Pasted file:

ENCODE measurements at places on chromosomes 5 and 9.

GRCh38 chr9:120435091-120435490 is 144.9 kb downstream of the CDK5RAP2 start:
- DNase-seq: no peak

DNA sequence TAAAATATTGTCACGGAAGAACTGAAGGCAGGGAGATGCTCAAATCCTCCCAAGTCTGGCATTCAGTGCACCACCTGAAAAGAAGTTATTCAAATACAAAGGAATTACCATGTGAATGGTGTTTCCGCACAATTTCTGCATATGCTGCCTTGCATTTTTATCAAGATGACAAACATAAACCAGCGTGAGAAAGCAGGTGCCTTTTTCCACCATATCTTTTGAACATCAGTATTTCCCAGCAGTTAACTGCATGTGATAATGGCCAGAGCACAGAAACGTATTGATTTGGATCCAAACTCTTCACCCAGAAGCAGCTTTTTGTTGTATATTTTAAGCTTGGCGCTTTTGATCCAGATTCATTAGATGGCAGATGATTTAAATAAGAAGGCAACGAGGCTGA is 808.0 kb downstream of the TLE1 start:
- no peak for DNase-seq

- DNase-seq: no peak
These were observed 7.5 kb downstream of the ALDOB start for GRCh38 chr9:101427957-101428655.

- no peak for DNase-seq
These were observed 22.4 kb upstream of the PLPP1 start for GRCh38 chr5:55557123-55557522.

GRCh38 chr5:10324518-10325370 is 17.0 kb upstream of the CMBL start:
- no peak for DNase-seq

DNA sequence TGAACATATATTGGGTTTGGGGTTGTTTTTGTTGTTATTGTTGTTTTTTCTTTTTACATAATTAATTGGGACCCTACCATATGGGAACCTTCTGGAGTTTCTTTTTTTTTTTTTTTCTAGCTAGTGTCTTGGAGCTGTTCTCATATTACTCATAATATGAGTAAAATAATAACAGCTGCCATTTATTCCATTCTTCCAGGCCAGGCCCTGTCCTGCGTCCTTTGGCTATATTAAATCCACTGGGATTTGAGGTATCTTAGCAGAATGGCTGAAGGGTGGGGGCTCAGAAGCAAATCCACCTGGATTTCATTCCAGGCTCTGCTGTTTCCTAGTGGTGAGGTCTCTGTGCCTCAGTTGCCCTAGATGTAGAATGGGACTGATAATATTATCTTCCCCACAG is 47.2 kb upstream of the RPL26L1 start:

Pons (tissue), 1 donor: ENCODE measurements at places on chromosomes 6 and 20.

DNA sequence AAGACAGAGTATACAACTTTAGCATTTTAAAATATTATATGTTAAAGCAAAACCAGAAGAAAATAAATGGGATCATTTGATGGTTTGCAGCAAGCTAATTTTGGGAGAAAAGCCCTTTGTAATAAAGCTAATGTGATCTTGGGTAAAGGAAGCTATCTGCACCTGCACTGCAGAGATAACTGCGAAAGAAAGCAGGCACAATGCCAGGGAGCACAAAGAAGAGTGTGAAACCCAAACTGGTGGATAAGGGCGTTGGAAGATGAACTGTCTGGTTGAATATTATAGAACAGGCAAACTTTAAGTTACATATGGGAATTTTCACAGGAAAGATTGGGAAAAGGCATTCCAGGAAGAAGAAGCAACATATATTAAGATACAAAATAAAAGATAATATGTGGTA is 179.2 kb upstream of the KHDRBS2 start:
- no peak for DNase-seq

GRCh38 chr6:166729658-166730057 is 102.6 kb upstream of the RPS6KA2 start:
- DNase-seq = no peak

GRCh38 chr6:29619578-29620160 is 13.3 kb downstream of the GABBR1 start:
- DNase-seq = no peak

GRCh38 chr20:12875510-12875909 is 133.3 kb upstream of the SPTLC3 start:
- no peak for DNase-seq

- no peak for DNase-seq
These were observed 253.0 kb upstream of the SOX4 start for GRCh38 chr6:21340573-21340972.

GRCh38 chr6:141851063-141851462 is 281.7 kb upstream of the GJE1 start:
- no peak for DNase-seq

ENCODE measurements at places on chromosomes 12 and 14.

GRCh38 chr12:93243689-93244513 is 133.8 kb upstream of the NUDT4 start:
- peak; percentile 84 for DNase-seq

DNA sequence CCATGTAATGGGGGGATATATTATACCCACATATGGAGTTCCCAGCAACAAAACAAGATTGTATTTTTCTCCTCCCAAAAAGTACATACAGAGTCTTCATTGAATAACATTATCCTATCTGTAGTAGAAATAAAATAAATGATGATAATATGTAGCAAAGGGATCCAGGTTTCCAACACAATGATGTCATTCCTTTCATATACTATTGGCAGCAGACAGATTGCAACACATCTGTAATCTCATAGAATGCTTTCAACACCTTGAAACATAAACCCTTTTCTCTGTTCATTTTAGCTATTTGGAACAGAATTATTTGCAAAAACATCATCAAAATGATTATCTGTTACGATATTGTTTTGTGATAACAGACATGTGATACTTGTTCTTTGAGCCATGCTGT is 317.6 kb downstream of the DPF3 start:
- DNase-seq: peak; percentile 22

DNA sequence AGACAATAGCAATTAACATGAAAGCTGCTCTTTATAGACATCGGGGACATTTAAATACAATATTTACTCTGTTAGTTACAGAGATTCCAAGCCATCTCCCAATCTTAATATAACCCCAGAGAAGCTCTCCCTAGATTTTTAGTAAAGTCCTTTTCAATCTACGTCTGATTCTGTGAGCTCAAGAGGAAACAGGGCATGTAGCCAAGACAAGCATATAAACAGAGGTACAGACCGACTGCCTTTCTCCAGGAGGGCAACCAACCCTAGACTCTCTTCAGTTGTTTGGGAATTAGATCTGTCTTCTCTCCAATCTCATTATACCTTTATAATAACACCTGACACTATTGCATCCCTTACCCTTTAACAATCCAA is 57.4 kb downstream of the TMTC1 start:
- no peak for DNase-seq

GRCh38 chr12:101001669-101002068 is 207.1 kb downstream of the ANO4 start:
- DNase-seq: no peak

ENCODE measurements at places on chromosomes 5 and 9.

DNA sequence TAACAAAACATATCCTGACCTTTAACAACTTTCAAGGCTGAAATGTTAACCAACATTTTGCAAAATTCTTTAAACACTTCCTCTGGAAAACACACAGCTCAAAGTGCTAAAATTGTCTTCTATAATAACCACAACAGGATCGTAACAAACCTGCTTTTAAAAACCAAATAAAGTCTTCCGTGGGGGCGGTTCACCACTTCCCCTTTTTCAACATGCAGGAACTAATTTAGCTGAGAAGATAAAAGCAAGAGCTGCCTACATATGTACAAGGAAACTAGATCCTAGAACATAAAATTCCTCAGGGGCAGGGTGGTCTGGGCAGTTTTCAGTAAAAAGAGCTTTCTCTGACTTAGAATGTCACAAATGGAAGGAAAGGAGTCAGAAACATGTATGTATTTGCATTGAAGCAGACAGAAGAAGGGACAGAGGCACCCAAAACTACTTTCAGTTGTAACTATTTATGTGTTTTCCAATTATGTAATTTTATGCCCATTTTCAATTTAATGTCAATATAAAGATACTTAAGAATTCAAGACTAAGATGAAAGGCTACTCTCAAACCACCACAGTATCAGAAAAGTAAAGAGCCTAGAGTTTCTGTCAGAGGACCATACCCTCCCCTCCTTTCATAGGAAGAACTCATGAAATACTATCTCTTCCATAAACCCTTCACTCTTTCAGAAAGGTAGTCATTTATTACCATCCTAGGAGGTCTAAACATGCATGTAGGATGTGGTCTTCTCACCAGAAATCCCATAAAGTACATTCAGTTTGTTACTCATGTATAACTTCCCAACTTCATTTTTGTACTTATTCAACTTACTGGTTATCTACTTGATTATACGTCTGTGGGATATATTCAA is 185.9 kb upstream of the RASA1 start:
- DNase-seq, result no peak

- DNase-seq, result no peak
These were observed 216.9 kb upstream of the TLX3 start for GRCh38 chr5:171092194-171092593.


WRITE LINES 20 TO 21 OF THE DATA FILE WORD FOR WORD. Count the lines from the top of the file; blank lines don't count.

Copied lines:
GRCh38 chr20:12875510-12875909 is 133.3 kb upstream of the SPTLC3 start:
- no peak for DNase-seq